Reasonable discourse: can gardeners lead the way?  by Elizabeth Licata

Fall color along the Niagara Gorge

Polarized is a word I’d never thought I’d hear as much as I’ve heard it over the past two years. “Fake news” is a term I’d never heard before 2017. (I prefer the terms “disinformation” and “propaganda.”) That was then; this is now. Seeing issues in black and white extremes is the norm. But I think we can do better. While gardeners are seldom known for their harsh rhetoric, I have noticed a certain strain of us vs. them thinking—even some fanaticism—in gardening-related topics. Like:

Native plants: I was an early interviewer of Doug Tallamy, the author of Bringing Nature Home. Even then, I noted that I would not give up many of my tropicals and other nonnatives, and needed to find a compromise; Tallamy and other scientists who promote natives have always said compromise is possible. There are even some studies that show nonnatives can be beneficial. But the debate has hardened and some viral posts promoting natives leave little room for subtleties.

Lawns: The debate over lawns has to do with natives, in part, but there is also a debate about whether lawns just suck, period. The fact remains that many homeowners enjoy a grassy space of some type on their property. If so, then it’s really a question of lawn care. Lawns aren’t evil in of themselves; it’s what we do to keep them up that can be harmful. For gardeners, this should really be about lawn care, not lawns. But that discussion too, is getting to an us vs. them polemic—though it’s not as bad as others.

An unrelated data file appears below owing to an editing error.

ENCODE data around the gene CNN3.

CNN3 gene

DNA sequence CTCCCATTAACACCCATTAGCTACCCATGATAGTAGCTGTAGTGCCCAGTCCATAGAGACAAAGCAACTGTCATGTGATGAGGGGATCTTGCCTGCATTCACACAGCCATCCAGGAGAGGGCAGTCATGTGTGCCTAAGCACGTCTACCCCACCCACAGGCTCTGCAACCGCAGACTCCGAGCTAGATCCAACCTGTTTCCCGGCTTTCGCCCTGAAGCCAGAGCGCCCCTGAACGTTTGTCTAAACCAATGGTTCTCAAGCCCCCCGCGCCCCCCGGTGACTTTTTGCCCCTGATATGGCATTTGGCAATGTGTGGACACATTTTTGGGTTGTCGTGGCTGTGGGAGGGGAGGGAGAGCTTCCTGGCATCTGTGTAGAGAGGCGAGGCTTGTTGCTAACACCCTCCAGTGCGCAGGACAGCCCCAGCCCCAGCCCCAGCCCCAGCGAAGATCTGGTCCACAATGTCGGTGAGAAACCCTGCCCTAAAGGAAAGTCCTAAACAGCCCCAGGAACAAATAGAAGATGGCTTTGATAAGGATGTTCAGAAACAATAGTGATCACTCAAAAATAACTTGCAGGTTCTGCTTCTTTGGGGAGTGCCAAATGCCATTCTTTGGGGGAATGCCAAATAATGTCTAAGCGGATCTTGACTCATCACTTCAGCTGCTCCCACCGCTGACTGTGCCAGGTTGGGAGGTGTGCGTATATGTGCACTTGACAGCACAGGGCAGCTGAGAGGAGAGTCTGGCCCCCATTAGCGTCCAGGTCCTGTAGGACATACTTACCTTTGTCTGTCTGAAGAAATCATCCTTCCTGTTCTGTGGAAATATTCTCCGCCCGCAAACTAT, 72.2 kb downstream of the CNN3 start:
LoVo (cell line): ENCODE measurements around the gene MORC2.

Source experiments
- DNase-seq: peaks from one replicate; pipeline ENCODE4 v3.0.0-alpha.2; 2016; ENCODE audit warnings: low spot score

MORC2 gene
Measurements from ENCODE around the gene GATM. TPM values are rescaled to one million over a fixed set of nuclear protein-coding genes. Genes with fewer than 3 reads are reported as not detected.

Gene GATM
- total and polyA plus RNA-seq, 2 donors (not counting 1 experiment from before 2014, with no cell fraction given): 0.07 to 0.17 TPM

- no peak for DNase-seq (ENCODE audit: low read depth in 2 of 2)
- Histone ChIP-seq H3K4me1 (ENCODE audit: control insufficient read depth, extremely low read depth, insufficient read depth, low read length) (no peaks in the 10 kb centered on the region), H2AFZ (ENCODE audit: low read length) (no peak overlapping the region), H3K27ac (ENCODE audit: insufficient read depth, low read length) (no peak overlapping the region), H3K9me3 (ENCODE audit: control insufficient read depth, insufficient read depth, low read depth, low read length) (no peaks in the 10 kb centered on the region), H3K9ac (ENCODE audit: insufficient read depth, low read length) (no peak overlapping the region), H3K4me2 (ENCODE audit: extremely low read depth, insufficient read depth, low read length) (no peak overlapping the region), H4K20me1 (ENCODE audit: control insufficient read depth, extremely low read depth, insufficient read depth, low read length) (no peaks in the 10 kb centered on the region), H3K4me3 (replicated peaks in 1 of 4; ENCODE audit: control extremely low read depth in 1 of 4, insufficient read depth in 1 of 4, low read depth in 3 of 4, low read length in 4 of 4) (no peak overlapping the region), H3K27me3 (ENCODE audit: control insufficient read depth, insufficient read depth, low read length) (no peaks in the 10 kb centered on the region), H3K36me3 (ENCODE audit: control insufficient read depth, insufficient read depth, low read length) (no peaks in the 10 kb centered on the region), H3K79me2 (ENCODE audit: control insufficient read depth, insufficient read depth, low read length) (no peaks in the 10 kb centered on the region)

Leaf management: This discussion has been even further degraded by some ultra-silly pronouncements from the White House. Leaving that aside (please), my post last week caused a lot of back-and-forth here and on our Facebook page. My rant against sweepingly general advice about leaf management led to a lot of sweepingly general condemnation. I saw myself painted as a selfish plant-lover who doesn’t care about helping wildlife. (I quote:Your article is just a long way of saying “my pretty plants are more important than the wildlife that uses the leaf litter.”) And I learned a new term: “virtue signaling,” that would fit that kind of rhetoric. Kind of like “holier than thou,” I guess. I agree completely with Carol Reese’s advice to skip a lot of the fall cleanup/cutting back, but, for me (and many others), leaving unshredded leaves in place is not an option. That still leaves plenty of room for helping wildlife. There’s always room for compromise. I hope we can remember that as gardeners.

Happy Thanksgiving!

Reasonable discourse: can gardeners lead the way? originally appeared on GardenRant on November 20, 2018.

from Gardening

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